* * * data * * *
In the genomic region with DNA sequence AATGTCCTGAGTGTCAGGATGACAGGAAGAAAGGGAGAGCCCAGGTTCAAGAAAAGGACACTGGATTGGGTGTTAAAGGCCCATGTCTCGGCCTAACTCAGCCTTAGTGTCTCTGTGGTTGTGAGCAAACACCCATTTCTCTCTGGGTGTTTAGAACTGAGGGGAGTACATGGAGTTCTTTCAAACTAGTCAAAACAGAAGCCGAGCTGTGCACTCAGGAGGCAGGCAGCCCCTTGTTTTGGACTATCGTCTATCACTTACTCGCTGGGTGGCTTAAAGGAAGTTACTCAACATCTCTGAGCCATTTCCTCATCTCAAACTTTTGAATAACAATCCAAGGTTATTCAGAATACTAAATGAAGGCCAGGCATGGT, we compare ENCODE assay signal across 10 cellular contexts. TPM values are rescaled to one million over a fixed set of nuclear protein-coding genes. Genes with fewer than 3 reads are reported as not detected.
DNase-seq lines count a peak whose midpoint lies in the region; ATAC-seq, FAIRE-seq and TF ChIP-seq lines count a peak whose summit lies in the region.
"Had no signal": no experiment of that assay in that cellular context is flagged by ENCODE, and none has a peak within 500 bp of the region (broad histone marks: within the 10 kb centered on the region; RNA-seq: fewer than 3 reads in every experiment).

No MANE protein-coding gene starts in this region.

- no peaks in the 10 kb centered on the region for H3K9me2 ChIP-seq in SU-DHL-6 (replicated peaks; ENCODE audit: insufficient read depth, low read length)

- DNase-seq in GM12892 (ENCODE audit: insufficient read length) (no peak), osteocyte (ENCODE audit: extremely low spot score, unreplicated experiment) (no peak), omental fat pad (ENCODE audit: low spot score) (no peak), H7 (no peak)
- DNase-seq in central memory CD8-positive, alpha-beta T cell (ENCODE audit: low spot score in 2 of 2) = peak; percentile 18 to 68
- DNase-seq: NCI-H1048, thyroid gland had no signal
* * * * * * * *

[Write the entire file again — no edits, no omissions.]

In the genomic region with DNA sequence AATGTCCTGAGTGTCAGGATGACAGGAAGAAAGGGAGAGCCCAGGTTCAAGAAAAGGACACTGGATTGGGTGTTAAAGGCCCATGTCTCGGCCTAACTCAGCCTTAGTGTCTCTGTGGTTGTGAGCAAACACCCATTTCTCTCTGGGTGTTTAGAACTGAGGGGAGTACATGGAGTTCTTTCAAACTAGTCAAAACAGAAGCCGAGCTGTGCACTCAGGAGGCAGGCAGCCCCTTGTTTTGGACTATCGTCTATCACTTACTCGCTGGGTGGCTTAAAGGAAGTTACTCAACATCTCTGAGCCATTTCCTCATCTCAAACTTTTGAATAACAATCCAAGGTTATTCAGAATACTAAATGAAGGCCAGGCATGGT, we compare ENCODE assay signal across 10 cellular contexts. TPM values are rescaled to one million over a fixed set of nuclear protein-coding genes. Genes with fewer than 3 reads are reported as not detected.
DNase-seq lines count a peak whose midpoint lies in the region; ATAC-seq, FAIRE-seq and TF ChIP-seq lines count a peak whose summit lies in the region.
"Had no signal": no experiment of that assay in that cellular context is flagged by ENCODE, and none has a peak within 500 bp of the region (broad histone marks: within the 10 kb centered on the region; RNA-seq: fewer than 3 reads in every experiment).

No MANE protein-coding gene starts in this region.

- no peaks in the 10 kb centered on the region for H3K9me2 ChIP-seq in SU-DHL-6 (replicated peaks; ENCODE audit: insufficient read depth, low read length)

- DNase-seq in GM12892 (ENCODE audit: insufficient read length) (no peak), osteocyte (ENCODE audit: extremely low spot score, unreplicated experiment) (no peak), omental fat pad (ENCODE audit: low spot score) (no peak), H7 (no peak)
- DNase-seq in central memory CD8-positive, alpha-beta T cell (ENCODE audit: low spot score in 2 of 2) = peak; percentile 18 to 68
- DNase-seq: NCI-H1048, thyroid gland had no signal